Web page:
Russell soon broke into game shows and by the mid-1960s was a frequent guest on ABC's Missing Links , hosted by Ed McMahon. He spent the 1970s as a regular panelist on CBS's To Tell the Truth , a show where celebrity panelists were presented with a story, followed by several contestants who each claimed the story was their own. The panelists questioned the contestants in an effort to figure out which contestant went with the story. Audiences loved Russell so much he became a regular panelist on the show for several years. During the 1960s and '70s, Russell was a well-liked guest on The Jackie Gleason Show, Rowan & Martin's Laugh-In and The Dean Martin Show .

Over the years, Russell became known for his signature four-line poems, which grew out of an early 1960s appearance on Missing Links . During this appearance, as the show was ending, McMahon turned to Russell and asked him if he knew any poems. Surprisingly, Russell came up with a clever one quite quickly, which amused the audience. Afterward, no appearance was complete until Russell delivered a few lines of verse. He even spouted them during his game-show appearances.

Over the course of his career, Russell memorized more than 600 poems so he would have an appropriate one ready for any situation. He wrote them late at night. According to the Los Angeles Times , Russell once told a reporter that writing poems "is very simple to do…. I start with the joke line and write backward." Russell's obituary in the Los Angeles Times quoted one of his signature four-liners: "The opposite of pro is con/That fact is clearly seen/If progress means move forward/Then what does Congress mean?" Because of his catchy rhymes, Russell became known as "the poet laureate of television."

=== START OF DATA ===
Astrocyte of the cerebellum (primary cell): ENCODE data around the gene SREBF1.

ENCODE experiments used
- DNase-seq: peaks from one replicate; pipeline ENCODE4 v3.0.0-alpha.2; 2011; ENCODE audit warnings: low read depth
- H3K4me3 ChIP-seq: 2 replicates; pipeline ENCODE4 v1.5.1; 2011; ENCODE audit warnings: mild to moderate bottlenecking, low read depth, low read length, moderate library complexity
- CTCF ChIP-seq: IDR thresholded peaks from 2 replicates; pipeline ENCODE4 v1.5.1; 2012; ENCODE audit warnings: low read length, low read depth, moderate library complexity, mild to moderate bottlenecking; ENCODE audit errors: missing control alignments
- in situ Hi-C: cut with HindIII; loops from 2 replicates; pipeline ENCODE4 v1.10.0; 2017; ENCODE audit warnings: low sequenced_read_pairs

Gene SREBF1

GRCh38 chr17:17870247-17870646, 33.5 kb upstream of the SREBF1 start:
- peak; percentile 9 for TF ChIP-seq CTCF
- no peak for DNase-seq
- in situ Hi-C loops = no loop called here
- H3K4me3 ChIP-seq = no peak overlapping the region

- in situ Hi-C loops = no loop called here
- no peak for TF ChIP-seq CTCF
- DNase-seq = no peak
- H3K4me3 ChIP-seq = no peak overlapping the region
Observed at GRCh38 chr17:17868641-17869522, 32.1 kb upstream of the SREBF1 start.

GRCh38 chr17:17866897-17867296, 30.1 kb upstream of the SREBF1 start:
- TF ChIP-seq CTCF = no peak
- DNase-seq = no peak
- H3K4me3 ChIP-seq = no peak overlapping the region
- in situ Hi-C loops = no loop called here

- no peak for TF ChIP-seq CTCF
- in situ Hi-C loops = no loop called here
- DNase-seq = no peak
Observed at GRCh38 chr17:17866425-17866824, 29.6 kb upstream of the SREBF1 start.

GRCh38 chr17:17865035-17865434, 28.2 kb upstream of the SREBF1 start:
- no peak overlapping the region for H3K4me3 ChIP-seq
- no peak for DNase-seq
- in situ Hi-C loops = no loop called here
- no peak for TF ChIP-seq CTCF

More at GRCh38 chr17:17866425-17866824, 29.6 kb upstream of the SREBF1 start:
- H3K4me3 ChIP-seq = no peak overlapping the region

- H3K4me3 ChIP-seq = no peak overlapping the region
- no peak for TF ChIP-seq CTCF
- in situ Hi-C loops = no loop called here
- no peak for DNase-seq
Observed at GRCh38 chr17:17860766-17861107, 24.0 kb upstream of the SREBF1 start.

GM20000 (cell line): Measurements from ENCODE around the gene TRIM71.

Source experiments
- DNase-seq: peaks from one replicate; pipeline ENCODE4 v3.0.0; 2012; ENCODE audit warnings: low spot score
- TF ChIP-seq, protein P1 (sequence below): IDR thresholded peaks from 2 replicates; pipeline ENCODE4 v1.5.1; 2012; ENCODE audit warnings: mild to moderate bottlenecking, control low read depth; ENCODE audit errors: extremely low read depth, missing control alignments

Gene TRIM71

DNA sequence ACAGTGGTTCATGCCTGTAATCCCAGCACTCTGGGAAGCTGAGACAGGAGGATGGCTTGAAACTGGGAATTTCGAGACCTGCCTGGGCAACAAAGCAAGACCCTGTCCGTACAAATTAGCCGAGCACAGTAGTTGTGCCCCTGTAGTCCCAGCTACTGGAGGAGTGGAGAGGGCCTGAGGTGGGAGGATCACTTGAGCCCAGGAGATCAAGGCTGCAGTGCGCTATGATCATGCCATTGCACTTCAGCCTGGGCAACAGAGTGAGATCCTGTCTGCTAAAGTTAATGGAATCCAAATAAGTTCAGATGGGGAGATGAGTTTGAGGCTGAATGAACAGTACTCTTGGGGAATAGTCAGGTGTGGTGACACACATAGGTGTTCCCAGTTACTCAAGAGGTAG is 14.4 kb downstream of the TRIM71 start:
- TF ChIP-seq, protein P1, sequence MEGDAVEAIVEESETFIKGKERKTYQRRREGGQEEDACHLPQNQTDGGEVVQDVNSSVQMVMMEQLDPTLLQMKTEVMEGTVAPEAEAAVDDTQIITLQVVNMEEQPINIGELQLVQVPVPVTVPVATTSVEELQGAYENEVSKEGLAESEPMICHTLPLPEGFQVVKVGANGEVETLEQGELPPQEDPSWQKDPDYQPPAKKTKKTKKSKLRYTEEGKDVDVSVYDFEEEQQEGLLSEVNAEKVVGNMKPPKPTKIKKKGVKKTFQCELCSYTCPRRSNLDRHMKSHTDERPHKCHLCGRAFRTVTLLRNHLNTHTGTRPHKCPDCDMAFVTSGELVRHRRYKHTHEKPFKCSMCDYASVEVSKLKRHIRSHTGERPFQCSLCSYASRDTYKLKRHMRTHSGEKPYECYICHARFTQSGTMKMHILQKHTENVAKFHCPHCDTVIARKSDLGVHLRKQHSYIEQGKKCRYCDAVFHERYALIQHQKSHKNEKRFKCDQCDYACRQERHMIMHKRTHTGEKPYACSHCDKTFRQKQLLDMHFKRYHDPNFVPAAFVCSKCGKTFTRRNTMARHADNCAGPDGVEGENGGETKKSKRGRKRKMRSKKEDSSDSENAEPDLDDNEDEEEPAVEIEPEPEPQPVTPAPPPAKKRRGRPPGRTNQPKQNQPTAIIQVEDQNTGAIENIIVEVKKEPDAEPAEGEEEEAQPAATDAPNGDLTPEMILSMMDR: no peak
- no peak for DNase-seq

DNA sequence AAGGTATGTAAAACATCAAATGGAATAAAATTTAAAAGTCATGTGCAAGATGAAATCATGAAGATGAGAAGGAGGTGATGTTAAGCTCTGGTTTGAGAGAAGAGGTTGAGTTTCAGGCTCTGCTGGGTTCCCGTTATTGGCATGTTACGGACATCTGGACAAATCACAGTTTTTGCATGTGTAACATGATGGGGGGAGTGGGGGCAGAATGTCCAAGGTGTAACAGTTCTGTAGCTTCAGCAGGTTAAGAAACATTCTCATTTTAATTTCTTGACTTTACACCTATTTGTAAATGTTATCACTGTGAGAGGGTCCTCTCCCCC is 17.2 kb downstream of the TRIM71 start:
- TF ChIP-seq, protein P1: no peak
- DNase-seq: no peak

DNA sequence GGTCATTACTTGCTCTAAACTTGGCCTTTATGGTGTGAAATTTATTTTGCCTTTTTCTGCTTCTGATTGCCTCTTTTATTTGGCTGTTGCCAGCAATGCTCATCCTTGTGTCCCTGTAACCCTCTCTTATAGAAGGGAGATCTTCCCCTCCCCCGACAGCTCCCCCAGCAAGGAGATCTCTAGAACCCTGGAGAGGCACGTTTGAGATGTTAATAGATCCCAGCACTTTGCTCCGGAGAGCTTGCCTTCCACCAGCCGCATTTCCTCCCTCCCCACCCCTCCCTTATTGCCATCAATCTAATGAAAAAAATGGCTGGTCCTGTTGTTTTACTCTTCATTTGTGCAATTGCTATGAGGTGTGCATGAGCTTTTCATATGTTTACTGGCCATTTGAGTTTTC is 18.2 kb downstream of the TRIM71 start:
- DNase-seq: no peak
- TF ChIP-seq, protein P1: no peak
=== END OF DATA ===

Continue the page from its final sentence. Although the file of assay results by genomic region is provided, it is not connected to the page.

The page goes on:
For Russell, the 1970s and '80s provided a steady stream of work as a game-show panelist. He appeared on The Match Game, Rhyme and Reason, Juve- nile Jury, Masquerade Party and $10,000 Pyramid . For a time, in 1985, he hosted Your Number's Up , becoming one of the first African Americans to host a game show. Russell also made a few motion pictures, including Nemo in 1984. He played a high school principal in 1986's Wildcats , starred in the 1993 Western Posse and played a precinct commander in the 1994 motion picture reprise of Car 54, Where Are You? .

His most notable film role was that of the Tin Man in the 1978 movie version of the black-cast musical The Wiz , where he appeared alongside Diana Ross, Richard Pryor, and Michael Jackson. Russell also took his singing and dancing to Broadway, appearing in the musicals A Funny Thing Happened on the Way to the Forum and Hello Dolly! .

Even as he grew older, Russell continued entertaining. In the 1990s, he gave live performances in Atlantic City and Las Vegas and appeared on The Chris Rock Show . He even reprised his panelist persona for several 2003 appearances on Hollywood Squares . Russell died of cancer on October 2, 2005, in Manhattan. He was 80. Russell never married and left no known survivors.

Sources:

Chicago Tribune , October 4, 2005, p. 11; E! Online, http://www.eonline.com/News/Items/0,1,17502,00.html (October 6, 2005); Los Angeles Times , October 4, 2005, p. B10; New York Times , October 4, 2005, p. C19; Washington Post , October 4, 2005, p. B6.